Sunday, 24 March 2013

Evening is the Whole Day: Preeta Samarasan (Malaysia)

Set in Malaysia, this spellbinding, exuberant first novel introduces us to a prosperous Indian immigrant family, as it slowly peels away its closely guarded secrets.

When the family's servant girl, Chellam, is dismissed from the big house for unnamed crimes, it is only the latest in a series of losses that have shaken six-year-old Aasha's life. Her grandmother has passed away under mysterious circumstances and her older sister has disappeared for a new life abroad, with no plans to return. Her parents, meanwhile, seem to be hiding something away - from themselves, and from one another.

As the novel tells us the story of the years leading up to these events, we learn what has happened to the hopes and dreams of a family caught up in Malaysia's troubled post-colonial history. What bought the Rajasekharan family to the Big House in Malaysia? What was Chellam's unforgivable crime? Why did the eldest daughter leave the country under strained circumstances? What is Appa - the respectable family patriarch - hiding from his wife and his children?

Through this vibrant cast of characters, and through a masterful evocation of the clashes and strains in a country where Malays, Indians and Chinese inhabitants vie for their positions in society, Preeta Samarasan brings us an enthralling saga of one household and the world beyond it.

This is an exceptionally good book, set in post colonial Malaysia, and about a highly dysfunctional small town Indian family. The dynamics between the different family members are fascinating to observe - the disapproving mother in law, the pompous son, the laid back son (who seems to have more sense than any of them), and the various daughters - all with their own issues and idiosynchrocies. The down trodden servant is perhaps the most interesting of all, and their treatment and attitude towards her says perhaps more about this family than a thousand other words.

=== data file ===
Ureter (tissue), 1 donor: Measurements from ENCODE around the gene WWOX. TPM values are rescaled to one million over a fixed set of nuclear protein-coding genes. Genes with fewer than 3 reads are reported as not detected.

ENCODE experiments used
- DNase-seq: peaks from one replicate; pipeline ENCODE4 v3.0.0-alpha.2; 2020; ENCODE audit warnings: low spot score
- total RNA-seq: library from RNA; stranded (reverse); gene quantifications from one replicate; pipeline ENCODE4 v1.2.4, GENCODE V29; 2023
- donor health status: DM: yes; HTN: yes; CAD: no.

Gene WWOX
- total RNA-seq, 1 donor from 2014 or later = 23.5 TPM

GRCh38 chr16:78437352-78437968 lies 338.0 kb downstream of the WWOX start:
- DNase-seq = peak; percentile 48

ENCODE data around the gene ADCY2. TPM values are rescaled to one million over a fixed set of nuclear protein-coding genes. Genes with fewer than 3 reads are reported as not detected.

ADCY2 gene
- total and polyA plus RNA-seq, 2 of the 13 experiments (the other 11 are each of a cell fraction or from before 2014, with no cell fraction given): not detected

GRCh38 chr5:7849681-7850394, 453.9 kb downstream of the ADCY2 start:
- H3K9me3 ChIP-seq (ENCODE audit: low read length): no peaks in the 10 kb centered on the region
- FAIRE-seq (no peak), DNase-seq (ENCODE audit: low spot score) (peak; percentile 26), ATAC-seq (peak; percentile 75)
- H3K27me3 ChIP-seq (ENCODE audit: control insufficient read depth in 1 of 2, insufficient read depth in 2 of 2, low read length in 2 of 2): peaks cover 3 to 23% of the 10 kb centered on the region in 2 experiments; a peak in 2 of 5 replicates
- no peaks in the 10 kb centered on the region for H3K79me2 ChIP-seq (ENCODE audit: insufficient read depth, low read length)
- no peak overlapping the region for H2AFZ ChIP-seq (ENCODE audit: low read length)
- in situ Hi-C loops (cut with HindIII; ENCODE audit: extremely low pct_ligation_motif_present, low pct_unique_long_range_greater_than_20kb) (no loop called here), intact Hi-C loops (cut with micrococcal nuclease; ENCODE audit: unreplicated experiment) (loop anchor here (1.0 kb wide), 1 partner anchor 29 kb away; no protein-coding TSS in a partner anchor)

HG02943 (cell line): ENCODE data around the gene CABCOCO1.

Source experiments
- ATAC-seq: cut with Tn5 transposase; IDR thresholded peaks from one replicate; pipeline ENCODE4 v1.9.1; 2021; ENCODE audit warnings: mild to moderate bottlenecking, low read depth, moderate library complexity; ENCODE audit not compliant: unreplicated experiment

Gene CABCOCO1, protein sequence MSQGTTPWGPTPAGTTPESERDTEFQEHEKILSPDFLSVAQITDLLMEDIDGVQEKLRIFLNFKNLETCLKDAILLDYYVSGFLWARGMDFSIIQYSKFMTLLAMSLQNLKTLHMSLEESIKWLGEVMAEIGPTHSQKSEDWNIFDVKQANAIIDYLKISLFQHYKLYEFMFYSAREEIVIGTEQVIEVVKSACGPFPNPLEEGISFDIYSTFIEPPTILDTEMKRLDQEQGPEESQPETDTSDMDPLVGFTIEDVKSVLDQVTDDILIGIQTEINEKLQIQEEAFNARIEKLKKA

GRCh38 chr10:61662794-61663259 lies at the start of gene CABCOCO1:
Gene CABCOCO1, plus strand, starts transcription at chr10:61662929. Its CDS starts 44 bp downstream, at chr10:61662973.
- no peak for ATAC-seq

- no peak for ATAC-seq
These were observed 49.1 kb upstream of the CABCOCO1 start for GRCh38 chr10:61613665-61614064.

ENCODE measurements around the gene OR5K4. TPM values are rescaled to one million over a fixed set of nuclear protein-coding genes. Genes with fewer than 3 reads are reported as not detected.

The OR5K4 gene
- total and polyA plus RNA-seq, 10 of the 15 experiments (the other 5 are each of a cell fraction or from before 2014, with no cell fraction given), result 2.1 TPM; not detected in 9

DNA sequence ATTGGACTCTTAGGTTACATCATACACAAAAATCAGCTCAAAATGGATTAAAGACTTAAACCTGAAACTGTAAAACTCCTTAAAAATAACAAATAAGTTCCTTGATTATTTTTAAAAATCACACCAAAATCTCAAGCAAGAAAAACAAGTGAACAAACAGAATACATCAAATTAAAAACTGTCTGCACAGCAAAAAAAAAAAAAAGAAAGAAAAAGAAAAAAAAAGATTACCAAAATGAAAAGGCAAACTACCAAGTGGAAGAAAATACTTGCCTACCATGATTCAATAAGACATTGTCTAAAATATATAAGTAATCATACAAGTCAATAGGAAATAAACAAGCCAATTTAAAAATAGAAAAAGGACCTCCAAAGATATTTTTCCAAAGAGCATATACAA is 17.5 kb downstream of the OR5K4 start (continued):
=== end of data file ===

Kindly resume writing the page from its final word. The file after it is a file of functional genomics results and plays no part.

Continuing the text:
The sttory is presnted as a time line, moving gradually forward in slow motion. This could be be annoying for some, and I admit did take some getting used to, but it actually works quite well when you begin to realise what is happening. I personally feel that this worked better than presenting the chapters in chronological sequence. It helps to build the characters slowly and give a sense of perspective, to see why they behave as they do and what drives and motivates them. You have to understand the past before you can understand the now.

I suppose for me, it was the human interest element that really shone through - the hypocrisy and double standards of the father as opposed to the common sense kindness of his brother, the black sheep, and how the relationships between the different characters developed. It says a lot about the frailties of human relationships and perhaps the characters egos too, highlighting not only the tensions in Malaysian society in general, but also within the family itself, and their treatment of the more vulnerable members. It is in some ways quite a dark book, where the various members fail to take responsbility for their actions and choices. Despite this, one is still left with a sense of hope, hope that the characters (the younger ones at least) will wake up and understand that they can change their fate, and choose a different path. If ever there was a follow up to this book, it would be interesting to see if that happened.

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